9. Sacred Landscapes: Paul Nash’s Visionary Paintings of Oxfordshire

Religion and Sight - Louise Child

Molly Kady [+-]
Independent Scholar
Molly Kady has an MA in the Study of Religions from Winchester University where the focus of her dissertation was “A Critical Transformation of the Jewish soul from a Post-Patriarchal Perspective”. Her second MA in Art History from Birkbeck, London, included a study of medieval wall paintings in English parish churches and a dissertation “Owls, Apes and Gossips, the Othering of Jews and Women in the Fourteenth Century Misericords at Ely Cathedral”. As well as her current interest in the visionary landscape paintings of Paul Nash she is presently researching a project, “The Girl with the Goat and Other Animals: The Depiction of Synagoga in Medieval art”. Other current projects include “Portraying the Betrayer: Depictions of Judas Iscariot in Medieval art” and “Menagerie in Miniature: the animal iconography on Bishop Fox’s Chantry chapel (1513-18)”.

Description

From the inception of his work on the Wittenham Clumps (mammiform hills two miles North West of Wallingford in the Sinodun Range, Oxfordshire), Nash challenges his audience to see what is not there. He tests their immediate awareness and sensory appetite to search for the unseen. His art evokes the presence of elusive persons or forces which remain almost unknown and unidentified, even to himself, until shortly before his death. Many of Nash’s landscape paintings offer viewers a different way of looking at nature and objects within the natural world that became increasingly important to him. Although Nash did not like the term ‘spiritual’ applied to his work he struggled to find a term that paralleled it without sounding too religious. He may have fought against the terminology many applied to his work but if he had been around today I am certain he would have acknowledged, and probably liked the idea, that his landscapes were imbued with a Pagan spirit that he both saw and experienced, no more so than at Wittenham. This chapter traces Nash’s visual engagement with the Wittenham landscape as a case study. It explores his pictorial and physical interactions with this sacred landscape which shaped tools for interrogating a world beyond human sight. Following Nash, viewers are challenged and channelled into seeing the world and perhaps the “unseen” differently.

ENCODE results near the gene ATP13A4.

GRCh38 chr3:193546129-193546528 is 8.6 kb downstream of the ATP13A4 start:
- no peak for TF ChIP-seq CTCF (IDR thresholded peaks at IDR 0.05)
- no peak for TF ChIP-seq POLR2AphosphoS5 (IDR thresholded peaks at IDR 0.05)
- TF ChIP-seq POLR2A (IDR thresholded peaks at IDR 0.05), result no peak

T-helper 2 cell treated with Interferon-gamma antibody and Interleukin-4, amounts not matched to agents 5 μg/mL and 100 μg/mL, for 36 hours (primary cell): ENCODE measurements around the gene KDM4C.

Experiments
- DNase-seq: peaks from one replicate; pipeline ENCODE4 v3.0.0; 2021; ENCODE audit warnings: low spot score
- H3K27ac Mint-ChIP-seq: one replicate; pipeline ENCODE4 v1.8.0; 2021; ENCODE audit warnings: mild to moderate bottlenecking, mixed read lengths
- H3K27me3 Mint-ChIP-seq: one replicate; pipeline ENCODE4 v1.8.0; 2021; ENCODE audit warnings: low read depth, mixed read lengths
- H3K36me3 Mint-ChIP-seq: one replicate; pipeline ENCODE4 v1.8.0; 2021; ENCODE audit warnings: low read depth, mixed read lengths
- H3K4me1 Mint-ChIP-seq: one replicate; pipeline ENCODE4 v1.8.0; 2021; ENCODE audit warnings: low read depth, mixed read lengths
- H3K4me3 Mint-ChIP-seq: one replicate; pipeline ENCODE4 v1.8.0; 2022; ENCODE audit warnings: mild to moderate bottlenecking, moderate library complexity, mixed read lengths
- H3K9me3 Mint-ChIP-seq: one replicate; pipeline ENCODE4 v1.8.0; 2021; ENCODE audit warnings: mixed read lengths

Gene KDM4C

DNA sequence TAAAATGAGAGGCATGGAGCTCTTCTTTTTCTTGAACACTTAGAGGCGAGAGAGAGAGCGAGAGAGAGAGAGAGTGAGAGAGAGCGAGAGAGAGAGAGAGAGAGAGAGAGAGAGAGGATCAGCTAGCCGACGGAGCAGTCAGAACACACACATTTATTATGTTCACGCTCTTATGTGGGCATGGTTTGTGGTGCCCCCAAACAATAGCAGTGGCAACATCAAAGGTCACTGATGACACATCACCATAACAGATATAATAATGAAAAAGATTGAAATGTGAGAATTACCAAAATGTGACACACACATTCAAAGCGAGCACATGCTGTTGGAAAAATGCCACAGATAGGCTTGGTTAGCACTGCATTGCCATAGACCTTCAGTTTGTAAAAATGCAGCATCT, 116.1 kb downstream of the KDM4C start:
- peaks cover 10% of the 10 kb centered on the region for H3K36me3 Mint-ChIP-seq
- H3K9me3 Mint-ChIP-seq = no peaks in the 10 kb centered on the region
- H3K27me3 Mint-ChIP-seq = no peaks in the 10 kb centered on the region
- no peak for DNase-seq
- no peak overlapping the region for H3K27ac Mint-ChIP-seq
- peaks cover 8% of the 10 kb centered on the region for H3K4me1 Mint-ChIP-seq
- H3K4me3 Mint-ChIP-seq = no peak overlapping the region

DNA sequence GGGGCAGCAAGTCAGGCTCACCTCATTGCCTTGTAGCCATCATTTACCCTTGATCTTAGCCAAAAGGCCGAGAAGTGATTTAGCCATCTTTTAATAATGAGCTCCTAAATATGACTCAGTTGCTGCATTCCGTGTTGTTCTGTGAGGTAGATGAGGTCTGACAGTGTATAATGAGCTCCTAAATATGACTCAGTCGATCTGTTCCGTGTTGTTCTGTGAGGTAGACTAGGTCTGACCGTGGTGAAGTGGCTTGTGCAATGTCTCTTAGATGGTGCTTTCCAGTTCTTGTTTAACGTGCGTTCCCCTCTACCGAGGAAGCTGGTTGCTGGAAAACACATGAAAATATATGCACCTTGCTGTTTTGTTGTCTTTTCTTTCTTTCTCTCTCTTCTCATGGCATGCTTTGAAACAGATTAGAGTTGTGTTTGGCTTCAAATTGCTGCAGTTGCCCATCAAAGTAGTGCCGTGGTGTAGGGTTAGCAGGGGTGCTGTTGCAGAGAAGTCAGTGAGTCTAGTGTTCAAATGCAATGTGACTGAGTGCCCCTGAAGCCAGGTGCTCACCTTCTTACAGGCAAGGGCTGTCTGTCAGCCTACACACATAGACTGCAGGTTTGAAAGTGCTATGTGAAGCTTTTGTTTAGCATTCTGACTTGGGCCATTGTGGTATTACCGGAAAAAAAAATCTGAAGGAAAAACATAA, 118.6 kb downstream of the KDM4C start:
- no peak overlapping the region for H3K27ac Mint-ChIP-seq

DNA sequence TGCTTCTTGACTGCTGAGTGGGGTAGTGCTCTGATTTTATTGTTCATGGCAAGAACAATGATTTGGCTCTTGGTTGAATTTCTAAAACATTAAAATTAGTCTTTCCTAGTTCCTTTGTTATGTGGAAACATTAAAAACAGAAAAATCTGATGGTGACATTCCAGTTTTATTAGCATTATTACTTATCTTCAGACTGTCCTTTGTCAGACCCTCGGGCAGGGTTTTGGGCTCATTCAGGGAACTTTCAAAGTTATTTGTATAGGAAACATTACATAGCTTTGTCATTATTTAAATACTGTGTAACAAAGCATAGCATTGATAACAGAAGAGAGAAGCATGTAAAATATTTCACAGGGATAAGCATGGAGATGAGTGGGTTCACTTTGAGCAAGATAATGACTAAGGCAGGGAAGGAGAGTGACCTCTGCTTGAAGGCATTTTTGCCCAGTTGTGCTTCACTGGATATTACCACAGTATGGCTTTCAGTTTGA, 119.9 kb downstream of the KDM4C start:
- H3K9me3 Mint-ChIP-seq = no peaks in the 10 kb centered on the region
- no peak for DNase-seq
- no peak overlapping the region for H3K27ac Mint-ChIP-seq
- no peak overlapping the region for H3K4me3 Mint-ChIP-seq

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Citation

Kady, Molly. 9. Sacred Landscapes: Paul Nash’s Visionary Paintings of Oxfordshire. Religion and Sight. Equinox eBooks Publishing, United Kingdom. p. Jul 2020. ISBN 9781781797495. https://www.equinoxpub.com/home/view-chapter/?id=35755. Date accessed: 17 Nov 2019 doi: 10.1558/equinox.35755. Jul 2020

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